When patients lose teeth, they also lose the supporting alveolar
bone and gingival architecture. Surgical procedures are available
today to rebuild these deficits and to provide an esthetic
framework for tooth replacement. However, when surgical procedures
are contraindicated, or when it is impossible to adequately
replace the amount of lost gingival architecture, prosthetic
replacement is indicated.
Removable dentures routinely incorporate the lost gingival
tissue in the flanges using shades of pink-colored acrylic
resin. Porcelain fused to gold bridges, either supported by
natural teeth or implants, may include pink-colored porcelain
to achieve the same result. This allows replacement of the
soft- and hard-tissue deficits without leaving dark spaces
between the teeth and soft tissue or having large clinical
A technique is available for crown and bridge restorations
to replace the missing soft-tissue contours independent of
a fixed prosthesis. This is accomplished by means of a removable
gingival replacement unit, sometimes referred to as a gingival
Patients should be instructed on proper care of the prosthesis,
ie, to handle with care, clean with a brush and denture toothpaste,
and soak in water in a denture cup at night.
Applications for a removable gingival replacement unit, or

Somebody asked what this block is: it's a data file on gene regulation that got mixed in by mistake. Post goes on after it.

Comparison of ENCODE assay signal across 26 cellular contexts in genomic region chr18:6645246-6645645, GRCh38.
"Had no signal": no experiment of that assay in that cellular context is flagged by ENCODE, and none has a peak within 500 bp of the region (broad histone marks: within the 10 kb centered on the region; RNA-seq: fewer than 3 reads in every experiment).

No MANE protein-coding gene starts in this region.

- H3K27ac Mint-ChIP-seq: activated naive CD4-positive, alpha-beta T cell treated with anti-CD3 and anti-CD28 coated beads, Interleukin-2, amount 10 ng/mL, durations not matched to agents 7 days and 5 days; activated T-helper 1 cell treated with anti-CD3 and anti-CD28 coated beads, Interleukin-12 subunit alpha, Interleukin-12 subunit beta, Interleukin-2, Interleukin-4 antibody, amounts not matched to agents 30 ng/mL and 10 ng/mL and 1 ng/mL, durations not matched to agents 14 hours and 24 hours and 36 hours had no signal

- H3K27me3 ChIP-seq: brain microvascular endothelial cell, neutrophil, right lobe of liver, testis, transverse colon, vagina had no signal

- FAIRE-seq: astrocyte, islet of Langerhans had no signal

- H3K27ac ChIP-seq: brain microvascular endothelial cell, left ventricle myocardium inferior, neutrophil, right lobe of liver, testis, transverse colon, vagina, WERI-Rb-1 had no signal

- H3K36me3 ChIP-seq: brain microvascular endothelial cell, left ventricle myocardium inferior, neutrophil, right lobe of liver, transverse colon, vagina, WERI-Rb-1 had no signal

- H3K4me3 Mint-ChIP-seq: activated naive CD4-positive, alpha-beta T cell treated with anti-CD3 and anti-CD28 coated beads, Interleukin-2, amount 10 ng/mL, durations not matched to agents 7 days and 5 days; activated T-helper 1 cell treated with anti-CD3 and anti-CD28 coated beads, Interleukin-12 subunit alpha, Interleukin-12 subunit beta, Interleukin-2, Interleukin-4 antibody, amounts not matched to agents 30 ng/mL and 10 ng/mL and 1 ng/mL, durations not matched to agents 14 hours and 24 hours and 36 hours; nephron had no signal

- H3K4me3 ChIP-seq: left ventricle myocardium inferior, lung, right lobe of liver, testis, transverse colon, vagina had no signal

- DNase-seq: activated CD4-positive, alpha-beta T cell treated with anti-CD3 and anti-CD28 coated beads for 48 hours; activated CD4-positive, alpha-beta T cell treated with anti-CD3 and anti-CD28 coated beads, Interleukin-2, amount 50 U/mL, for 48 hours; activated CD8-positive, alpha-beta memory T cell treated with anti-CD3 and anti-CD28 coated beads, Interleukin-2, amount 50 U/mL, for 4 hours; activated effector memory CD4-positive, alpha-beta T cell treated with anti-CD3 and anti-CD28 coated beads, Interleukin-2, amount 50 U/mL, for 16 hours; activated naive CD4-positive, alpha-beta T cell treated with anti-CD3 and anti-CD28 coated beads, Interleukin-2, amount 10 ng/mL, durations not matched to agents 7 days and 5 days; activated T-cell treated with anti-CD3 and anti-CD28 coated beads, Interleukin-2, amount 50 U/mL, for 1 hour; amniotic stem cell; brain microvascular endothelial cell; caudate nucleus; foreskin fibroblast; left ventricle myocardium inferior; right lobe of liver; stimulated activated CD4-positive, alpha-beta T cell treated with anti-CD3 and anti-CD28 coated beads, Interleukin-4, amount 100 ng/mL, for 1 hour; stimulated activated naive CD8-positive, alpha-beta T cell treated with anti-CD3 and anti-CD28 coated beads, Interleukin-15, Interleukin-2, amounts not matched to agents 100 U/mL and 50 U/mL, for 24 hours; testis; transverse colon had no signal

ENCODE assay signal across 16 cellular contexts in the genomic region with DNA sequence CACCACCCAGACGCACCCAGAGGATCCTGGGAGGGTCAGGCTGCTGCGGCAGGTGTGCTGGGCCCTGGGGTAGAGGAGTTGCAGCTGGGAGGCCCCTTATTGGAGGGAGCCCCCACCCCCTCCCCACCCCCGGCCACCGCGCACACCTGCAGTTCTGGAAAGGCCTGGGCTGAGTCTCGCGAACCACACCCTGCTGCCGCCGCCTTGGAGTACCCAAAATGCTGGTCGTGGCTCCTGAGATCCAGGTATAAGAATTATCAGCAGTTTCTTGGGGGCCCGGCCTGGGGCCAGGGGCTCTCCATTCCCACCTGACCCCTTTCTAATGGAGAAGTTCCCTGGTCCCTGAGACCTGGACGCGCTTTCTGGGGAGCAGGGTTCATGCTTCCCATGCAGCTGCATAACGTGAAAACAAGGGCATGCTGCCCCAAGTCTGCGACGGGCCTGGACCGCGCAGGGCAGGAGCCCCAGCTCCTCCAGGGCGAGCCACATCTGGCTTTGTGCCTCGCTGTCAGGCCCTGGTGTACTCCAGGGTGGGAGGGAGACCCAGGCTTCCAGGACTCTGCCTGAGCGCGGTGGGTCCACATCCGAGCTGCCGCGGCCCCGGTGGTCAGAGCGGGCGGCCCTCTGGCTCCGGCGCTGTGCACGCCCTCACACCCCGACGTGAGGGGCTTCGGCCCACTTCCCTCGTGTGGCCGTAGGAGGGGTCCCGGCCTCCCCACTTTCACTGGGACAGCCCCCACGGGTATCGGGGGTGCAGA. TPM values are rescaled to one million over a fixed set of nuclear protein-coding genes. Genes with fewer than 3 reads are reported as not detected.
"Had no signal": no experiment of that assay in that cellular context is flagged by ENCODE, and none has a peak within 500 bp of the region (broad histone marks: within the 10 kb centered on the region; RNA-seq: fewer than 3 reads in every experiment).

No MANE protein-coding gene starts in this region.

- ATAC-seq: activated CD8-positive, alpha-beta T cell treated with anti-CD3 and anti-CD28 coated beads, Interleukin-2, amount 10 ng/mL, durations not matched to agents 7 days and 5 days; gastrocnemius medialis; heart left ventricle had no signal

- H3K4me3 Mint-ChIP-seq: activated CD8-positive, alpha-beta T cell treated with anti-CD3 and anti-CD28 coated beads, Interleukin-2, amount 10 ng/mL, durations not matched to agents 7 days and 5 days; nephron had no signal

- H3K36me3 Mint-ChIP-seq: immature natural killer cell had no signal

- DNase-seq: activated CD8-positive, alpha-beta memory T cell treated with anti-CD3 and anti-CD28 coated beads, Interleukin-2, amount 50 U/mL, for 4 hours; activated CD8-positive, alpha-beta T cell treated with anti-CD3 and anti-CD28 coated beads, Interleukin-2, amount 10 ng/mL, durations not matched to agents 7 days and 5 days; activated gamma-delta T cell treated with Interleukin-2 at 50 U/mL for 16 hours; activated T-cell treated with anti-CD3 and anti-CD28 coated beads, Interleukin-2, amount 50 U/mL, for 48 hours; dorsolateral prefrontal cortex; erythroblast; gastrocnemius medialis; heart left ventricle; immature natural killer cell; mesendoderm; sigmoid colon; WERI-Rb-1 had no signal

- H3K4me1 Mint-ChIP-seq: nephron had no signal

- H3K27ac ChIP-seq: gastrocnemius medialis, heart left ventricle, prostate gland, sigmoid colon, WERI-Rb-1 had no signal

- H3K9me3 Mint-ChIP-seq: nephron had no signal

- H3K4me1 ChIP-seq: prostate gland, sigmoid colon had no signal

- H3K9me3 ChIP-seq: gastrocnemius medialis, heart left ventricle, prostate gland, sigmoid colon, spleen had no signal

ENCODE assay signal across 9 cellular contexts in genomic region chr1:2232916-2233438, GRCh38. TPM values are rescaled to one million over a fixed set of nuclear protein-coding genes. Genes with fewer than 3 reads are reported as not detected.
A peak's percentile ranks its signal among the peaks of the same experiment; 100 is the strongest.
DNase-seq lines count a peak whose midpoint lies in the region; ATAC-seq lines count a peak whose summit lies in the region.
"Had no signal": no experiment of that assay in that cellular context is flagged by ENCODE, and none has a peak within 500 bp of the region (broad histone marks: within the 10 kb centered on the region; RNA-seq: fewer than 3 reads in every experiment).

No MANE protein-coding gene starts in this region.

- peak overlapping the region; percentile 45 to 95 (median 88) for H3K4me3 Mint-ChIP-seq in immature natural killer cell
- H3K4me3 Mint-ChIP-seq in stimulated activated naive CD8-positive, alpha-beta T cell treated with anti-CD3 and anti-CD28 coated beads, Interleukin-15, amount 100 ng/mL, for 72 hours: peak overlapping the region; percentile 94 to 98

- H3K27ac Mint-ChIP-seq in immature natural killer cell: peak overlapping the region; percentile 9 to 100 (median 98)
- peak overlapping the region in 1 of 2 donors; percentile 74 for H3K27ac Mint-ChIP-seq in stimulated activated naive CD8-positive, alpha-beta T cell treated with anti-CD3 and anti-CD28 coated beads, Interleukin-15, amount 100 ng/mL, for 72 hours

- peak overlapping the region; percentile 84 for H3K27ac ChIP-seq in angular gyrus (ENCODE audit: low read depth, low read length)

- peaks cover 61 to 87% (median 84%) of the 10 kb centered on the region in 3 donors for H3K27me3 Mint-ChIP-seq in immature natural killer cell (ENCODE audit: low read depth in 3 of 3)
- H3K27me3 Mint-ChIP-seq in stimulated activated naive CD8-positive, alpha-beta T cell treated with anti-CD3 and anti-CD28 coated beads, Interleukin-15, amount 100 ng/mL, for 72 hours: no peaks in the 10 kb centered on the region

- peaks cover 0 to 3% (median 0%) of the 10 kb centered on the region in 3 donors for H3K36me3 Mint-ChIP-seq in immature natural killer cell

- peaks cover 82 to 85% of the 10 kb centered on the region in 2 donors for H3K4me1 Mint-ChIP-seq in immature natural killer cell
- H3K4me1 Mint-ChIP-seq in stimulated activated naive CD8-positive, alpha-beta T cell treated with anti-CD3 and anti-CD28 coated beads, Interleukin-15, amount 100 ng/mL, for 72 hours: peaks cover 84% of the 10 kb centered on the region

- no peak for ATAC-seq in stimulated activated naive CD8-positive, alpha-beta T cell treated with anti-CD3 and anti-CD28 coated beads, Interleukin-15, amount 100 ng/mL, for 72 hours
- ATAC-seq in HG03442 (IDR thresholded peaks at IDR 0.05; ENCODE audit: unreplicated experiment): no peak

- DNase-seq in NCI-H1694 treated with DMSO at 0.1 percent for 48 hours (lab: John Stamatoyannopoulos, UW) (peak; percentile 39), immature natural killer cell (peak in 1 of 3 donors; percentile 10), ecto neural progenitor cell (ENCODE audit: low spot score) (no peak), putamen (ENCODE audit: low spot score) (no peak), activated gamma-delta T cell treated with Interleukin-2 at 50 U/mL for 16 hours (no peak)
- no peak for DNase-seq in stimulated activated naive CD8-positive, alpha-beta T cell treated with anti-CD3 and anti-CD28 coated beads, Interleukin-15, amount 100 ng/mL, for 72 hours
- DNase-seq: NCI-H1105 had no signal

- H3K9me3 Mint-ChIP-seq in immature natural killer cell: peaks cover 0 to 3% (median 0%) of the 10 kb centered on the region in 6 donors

a gingival mask, are as follows:
(1) to cover exposed crown margins
(2) to cover exposed implant components
(3) to cover root surfaces and reduce the length of the clinical
(4) to block out the black triangles between teeth in which
gingival recession has occurred
(5) to fill in the space between the crown and the soft tissue
(6) prevent air flow through or beneath maxillary fixed restoration,
improving phonetics; (7) to provide increased lip and cheek
support for those patients who require it.
The advantage of this technique is that it allows for easy
replacement of the soft tissue for improved esthetics while
permitting easy access for oral hygiene procedures.
Aside from being a removable prosthesis, the only apparent
disadvantage is the potential for fracture because of its
delicate nature. However, considering the large population
who use ocular prostheses or a similar design and retention
concept (contact lenses), patients seem to readily adapt to
their use and have been known to wear them for years, even
after they fracture.
In summary, the advantages of the gingival replacement unit
are numerous, including improved esthetics and phonetics while
maintaining the opportunity for open embrasures and easy access
for oral hygiene.